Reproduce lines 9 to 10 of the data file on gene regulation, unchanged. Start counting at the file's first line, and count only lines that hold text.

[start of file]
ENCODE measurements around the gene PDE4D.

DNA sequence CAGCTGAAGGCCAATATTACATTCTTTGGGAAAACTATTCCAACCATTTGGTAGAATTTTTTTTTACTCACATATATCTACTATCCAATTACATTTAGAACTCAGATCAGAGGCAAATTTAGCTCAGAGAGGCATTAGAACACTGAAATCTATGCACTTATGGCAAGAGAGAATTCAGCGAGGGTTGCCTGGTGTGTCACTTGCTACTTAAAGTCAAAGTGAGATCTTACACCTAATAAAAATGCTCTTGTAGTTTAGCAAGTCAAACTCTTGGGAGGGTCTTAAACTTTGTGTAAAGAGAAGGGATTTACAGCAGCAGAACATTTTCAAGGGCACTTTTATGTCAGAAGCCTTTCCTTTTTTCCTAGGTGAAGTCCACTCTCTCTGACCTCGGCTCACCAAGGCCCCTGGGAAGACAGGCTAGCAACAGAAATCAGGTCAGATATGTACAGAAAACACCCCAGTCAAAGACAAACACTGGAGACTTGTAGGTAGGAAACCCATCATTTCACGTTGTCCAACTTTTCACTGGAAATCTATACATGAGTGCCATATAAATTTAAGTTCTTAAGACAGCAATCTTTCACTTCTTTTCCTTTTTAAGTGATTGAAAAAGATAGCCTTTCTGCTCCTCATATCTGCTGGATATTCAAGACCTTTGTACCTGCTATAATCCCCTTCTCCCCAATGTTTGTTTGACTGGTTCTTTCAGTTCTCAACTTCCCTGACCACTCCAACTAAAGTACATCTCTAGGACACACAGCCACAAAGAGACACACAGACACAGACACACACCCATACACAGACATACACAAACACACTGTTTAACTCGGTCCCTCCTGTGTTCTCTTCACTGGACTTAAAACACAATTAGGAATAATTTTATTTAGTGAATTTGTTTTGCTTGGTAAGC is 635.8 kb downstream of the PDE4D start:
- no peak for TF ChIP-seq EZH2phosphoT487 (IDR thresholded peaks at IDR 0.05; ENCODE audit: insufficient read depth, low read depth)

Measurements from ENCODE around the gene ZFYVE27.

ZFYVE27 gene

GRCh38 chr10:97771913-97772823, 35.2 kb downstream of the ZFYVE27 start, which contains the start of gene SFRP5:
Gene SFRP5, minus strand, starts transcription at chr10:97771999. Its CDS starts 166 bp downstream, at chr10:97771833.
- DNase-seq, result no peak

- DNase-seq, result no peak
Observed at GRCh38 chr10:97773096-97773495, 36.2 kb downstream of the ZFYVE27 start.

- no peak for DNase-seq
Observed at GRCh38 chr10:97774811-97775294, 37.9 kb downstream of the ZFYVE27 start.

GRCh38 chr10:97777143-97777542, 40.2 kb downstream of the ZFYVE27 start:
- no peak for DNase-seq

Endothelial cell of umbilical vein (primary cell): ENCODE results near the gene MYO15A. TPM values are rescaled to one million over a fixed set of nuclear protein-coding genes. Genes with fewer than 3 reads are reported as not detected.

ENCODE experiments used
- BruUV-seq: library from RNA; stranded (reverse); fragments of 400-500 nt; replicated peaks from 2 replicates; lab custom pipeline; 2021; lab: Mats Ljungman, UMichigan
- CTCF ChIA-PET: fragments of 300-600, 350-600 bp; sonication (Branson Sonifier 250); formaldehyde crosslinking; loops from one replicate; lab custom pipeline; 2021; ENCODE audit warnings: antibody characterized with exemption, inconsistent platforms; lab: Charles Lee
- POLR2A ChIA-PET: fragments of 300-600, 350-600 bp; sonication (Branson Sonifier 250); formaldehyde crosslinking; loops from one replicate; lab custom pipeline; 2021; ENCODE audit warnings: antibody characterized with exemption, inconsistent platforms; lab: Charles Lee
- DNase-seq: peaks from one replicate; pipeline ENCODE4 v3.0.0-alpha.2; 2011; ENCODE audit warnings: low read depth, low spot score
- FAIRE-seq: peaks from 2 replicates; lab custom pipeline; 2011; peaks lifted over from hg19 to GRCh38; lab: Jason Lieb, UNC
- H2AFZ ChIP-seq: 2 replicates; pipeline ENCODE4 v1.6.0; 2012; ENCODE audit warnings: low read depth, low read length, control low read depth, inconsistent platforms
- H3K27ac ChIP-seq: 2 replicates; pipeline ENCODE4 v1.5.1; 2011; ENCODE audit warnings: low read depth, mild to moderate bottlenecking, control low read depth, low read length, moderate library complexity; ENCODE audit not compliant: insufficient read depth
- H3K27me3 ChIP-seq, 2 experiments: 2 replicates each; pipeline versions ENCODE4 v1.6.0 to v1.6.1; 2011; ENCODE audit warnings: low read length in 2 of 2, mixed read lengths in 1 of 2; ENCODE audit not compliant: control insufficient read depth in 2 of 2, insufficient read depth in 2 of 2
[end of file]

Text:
- DNase-seq, result no peak
Observed at GRCh38 chr10:97773096-97773495, 36.2 kb downstream of the ZFYVE27 start.